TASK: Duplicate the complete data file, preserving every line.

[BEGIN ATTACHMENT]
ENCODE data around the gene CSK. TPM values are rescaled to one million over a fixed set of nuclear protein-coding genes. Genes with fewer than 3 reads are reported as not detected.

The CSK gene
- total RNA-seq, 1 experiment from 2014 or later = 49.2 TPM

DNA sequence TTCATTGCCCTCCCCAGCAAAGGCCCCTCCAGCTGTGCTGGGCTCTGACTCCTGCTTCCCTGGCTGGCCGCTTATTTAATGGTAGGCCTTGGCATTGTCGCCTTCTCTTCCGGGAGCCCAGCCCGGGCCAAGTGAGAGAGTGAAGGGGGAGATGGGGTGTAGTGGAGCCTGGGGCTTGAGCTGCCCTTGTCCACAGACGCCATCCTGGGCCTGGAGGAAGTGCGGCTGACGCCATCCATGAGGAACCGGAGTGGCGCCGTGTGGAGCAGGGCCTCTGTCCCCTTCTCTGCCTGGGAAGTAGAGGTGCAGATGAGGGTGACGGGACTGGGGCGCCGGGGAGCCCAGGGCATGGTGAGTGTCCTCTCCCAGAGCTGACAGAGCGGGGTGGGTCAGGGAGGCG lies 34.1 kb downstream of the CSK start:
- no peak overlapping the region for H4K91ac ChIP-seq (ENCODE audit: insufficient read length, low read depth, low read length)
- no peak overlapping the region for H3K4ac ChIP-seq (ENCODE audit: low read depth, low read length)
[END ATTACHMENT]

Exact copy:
ENCODE data around the gene CSK. TPM values are rescaled to one million over a fixed set of nuclear protein-coding genes. Genes with fewer than 3 reads are reported as not detected.

The CSK gene
- total RNA-seq, 1 experiment from 2014 or later = 49.2 TPM

DNA sequence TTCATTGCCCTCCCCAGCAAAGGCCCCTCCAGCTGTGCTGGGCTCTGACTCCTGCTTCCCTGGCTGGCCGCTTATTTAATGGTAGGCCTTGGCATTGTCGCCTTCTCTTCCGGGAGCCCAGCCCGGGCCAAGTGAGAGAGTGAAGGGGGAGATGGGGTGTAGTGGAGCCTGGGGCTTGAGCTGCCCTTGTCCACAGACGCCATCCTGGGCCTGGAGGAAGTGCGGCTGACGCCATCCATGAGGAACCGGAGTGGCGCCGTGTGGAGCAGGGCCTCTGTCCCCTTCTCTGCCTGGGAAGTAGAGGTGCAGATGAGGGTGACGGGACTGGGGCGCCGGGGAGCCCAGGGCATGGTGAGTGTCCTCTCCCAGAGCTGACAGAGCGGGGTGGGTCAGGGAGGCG lies 34.1 kb downstream of the CSK start:
- no peak overlapping the region for H4K91ac ChIP-seq (ENCODE audit: insufficient read length, low read depth, low read length)
- no peak overlapping the region for H3K4ac ChIP-seq (ENCODE audit: low read depth, low read length)